With rigorous economic research and practical policy solutions, we focus on the issues and institutions that are critical to global development. Explore our core themes and topics to learn more about our work.
In timely and incisive analysis, our experts parse the latest development news and devise practical solutions to new and emerging challenges. Our events convene the top thinkers and doers in global development.
Featuring Simon Quinn
Associate Professor, Department of Economics
University of Oxford
Hosted by Matt Collin
Research Fellow, Center for Global Development in Europe
Discussant Munir Squires
London School of Economics and Political Science
Becoming an entrepreneur is not only a highly regarded career path among young graduates in rich countries, but also across African nations. Yet the biggest barrier for young, motivated people to realise their potential seems to be access to capital. In a recent paper, Simon Quinn and co-author Marcel Fafchamps report on a novel research project designed to test the effects of access to start-up capital. To accomplish this they launched a business idea competition called ASPIRE in Ethiopia, Tanzania and Zambia, where aspiring entrepreneurs competed to win a $1,000 prize for the best idea.
A follow-up survey reveals that winners were substantially more likely to start their own business. The results suggest that a high return on grants can be achieved through the careful selection of recipients, especially through the participation of local business communities in low-cost competitions.
The CGD Europe Sandwich Seminars brings some of the world's leading development scholars to discuss their new research and ideas. The presentations aim to meet an academic standard of quality and are at times technical, and retain a focus on a mixed audience of researchers and policymakers. A light lunch is provided.
Every year, more than 5 million women, children and adolescents die from preventable conditions, due to a significant financing gap for healthcare for women, children and adolescents, and inadequate incentives for provision and use of quality health services, among other factors. The Global Financing Facility (GFF) in support of Every Woman Every Child is a new approach to sustainable global health financing that is supporting countries’ approaches to financing and investing in the health of their people.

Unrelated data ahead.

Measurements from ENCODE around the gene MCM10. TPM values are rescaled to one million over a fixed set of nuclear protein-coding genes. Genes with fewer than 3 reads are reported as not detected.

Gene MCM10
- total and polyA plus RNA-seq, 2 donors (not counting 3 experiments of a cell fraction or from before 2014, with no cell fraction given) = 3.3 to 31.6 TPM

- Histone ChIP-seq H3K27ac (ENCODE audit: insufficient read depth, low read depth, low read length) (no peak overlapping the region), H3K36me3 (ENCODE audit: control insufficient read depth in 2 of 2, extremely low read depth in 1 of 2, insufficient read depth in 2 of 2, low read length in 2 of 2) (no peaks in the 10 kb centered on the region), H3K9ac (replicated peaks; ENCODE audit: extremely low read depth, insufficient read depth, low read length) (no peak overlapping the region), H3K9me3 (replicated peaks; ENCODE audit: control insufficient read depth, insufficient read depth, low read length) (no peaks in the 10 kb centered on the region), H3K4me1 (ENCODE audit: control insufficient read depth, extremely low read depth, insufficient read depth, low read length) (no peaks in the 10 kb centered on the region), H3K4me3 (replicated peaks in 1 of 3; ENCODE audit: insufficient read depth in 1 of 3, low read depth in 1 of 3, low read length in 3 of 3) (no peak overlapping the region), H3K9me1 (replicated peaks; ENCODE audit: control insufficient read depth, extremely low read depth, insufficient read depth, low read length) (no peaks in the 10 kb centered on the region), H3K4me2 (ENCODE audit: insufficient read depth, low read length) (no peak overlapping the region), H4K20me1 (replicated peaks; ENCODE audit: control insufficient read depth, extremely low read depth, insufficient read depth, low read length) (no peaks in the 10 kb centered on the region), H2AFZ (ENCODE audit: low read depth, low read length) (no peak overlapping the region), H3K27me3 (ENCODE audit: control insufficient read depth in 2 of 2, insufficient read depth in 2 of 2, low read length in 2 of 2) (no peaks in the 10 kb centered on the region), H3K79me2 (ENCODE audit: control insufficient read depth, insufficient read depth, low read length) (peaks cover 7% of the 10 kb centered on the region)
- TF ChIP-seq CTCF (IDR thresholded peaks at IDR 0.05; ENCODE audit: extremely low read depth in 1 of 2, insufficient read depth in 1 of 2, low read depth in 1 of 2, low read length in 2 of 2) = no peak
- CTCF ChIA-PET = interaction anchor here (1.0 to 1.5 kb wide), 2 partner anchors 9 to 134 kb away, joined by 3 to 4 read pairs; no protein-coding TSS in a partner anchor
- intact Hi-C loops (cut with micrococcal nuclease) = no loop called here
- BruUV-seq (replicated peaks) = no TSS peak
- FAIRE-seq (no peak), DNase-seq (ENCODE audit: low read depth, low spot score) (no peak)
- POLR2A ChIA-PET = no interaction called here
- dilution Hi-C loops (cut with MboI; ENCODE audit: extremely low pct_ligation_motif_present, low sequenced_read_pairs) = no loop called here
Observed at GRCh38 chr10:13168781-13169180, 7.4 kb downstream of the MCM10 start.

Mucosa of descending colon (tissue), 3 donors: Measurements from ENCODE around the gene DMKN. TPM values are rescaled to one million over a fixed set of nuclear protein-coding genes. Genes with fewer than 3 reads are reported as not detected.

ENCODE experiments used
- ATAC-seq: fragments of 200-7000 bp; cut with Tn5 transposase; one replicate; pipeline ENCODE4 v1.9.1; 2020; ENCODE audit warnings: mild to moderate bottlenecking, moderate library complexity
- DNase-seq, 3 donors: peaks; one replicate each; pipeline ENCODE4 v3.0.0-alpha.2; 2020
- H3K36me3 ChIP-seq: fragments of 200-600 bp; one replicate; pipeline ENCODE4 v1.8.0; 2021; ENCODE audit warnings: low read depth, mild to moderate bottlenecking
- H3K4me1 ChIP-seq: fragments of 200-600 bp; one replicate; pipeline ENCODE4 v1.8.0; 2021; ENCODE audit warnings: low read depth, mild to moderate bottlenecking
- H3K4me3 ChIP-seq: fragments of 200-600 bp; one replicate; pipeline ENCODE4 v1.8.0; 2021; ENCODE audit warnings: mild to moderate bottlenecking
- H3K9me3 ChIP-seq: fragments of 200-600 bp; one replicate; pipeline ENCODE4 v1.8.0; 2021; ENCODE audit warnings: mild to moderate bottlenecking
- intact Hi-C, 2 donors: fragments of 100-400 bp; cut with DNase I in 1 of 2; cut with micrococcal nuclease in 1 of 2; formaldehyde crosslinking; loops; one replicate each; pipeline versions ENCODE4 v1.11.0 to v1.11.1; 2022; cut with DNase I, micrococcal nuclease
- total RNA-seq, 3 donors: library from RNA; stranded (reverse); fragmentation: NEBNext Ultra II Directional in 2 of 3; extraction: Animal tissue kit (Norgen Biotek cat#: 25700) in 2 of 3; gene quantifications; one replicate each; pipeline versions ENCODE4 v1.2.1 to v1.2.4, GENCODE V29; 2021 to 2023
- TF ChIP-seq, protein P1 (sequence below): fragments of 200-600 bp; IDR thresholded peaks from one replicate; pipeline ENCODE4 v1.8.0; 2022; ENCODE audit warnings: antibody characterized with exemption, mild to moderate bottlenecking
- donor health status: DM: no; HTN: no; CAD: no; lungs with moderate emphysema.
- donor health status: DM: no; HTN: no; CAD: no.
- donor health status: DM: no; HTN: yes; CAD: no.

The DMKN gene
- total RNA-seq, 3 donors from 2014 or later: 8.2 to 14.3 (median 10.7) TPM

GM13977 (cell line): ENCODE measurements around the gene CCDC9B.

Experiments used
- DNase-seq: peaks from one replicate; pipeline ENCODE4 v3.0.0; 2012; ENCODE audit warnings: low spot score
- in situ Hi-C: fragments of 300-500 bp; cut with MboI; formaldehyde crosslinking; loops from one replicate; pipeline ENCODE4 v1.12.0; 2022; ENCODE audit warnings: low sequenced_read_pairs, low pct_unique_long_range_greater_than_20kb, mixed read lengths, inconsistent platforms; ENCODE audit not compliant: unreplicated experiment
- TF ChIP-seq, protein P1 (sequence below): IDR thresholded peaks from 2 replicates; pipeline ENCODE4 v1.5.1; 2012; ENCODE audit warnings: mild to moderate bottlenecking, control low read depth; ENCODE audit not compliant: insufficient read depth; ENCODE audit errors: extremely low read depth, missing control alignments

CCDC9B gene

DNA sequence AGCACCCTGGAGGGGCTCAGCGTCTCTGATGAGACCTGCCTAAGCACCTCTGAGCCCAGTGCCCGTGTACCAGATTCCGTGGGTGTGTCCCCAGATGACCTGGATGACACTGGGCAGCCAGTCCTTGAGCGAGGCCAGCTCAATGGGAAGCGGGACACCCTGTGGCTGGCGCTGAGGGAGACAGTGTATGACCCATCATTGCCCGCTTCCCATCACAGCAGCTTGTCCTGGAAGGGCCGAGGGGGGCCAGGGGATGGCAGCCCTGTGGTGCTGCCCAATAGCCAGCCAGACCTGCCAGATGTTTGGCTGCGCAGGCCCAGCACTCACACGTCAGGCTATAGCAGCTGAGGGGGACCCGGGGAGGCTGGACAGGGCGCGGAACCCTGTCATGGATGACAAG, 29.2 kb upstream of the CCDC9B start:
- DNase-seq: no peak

Many practitioners and researchers are grappling with how to better measure women’s and girls’ empowerment in impact evaluations. Which approaches to measuring a complex social outcome like decision-making power should we use, and can we improve on our existing models? When should we use internationally standardized survey questions and when is it better to develop locally tailored ones? Can non-survey instruments pick up useful information that surveys can’t, and when should we think about using them?
Five members of the Zimbabwe Working Group traveled to Harare May 20-25 to meet with the government, opposition leaders, and a wide range of business, religious, and civil society organizations to assess prospects for free and fair elections and for meaningful political and economic reform. Please join us to hear from the delegation as they share their findings and recommendations for US policy.
For over a decade, Boko Haram has waged a campaign of terror across northeastern Nigeria. In 2014, the kidnapping of 276 girls in Chibok shocked the world, giving rise to the #BringBackOurGirls movement. Yet Boko Haram’s campaign of violence against women and girls goes far beyond the Chibok abductions. From its inception, the group has systematically exploited women to advance its aims. Perhaps more disturbing still, some Nigerian women have chosen to become active supporters of the group, even sacrificing their lives as suicide bombers. These events cannot be understood without first acknowledging the long-running marginalization of women in Nigerian society. Having conducted extensive fieldwork throughout the region, Matfess provides a vivid and thought-provoking account of Boko Haram’s impact on the lives of Nigerian women, as well as the wider social and political context that fuels the group’s violence.